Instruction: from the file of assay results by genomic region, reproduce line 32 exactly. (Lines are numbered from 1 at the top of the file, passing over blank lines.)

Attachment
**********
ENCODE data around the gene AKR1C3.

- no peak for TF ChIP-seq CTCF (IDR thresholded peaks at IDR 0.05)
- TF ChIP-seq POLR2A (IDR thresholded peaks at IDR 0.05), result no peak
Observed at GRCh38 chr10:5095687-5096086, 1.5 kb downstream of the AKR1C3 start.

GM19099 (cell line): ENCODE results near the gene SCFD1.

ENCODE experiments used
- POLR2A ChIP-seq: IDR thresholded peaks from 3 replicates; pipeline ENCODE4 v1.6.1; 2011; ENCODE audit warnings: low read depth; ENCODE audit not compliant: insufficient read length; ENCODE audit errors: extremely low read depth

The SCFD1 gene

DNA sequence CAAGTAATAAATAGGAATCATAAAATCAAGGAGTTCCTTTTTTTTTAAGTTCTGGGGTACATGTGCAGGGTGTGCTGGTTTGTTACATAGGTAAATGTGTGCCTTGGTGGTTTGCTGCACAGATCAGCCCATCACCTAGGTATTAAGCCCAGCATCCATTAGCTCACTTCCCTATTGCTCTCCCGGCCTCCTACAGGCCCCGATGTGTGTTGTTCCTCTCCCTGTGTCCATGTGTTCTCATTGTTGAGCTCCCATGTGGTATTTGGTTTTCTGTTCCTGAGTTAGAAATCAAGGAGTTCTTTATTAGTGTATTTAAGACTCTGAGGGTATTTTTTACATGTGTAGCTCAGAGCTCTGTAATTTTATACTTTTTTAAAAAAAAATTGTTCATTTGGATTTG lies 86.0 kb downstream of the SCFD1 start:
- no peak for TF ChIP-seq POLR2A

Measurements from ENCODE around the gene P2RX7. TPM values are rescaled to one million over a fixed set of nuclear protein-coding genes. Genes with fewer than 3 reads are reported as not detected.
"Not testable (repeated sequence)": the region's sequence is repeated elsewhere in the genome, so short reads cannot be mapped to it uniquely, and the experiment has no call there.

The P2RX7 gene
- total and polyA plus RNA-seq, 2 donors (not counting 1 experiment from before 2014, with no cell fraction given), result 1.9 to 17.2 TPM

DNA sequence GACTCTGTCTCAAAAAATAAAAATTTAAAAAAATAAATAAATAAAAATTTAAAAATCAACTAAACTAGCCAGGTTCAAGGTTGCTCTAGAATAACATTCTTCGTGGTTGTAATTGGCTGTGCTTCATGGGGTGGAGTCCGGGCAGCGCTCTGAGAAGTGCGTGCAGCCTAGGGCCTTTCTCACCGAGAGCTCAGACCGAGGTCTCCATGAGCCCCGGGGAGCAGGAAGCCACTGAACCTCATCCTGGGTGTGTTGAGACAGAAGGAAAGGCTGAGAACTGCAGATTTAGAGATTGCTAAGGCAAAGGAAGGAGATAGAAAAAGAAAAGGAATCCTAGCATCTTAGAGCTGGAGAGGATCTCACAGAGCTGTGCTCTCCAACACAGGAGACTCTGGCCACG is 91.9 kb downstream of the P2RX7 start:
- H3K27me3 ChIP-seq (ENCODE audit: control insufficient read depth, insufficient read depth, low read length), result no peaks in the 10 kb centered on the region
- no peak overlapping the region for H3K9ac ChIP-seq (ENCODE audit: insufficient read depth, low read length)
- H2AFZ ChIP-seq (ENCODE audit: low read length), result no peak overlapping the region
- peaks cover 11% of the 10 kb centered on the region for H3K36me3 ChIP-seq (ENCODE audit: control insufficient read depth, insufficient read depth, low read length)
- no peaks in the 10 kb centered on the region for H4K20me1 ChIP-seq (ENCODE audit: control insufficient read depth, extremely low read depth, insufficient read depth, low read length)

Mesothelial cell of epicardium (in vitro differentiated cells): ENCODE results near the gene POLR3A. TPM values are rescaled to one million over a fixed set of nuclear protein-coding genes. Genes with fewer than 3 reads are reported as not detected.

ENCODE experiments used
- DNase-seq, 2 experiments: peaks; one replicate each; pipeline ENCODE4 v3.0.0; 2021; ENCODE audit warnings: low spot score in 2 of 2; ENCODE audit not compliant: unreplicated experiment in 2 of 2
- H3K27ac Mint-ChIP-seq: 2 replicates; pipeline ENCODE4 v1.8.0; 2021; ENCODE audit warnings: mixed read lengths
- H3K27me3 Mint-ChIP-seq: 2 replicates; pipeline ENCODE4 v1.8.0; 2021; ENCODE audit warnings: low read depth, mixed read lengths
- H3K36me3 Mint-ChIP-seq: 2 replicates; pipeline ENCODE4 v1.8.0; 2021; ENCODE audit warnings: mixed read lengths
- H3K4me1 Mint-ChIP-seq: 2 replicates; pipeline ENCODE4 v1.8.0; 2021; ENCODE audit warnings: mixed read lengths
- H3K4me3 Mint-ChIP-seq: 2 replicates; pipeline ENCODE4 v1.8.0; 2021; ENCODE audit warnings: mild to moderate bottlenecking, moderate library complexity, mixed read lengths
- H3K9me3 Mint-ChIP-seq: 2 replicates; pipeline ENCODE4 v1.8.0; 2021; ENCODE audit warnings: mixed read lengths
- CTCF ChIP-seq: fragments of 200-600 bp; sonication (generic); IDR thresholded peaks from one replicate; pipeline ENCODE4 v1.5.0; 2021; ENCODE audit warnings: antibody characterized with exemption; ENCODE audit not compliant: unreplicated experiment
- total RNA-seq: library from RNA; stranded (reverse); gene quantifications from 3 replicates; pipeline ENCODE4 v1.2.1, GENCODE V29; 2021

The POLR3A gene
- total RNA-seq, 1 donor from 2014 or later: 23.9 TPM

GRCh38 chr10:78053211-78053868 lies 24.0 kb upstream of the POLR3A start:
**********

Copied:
The POLR3A gene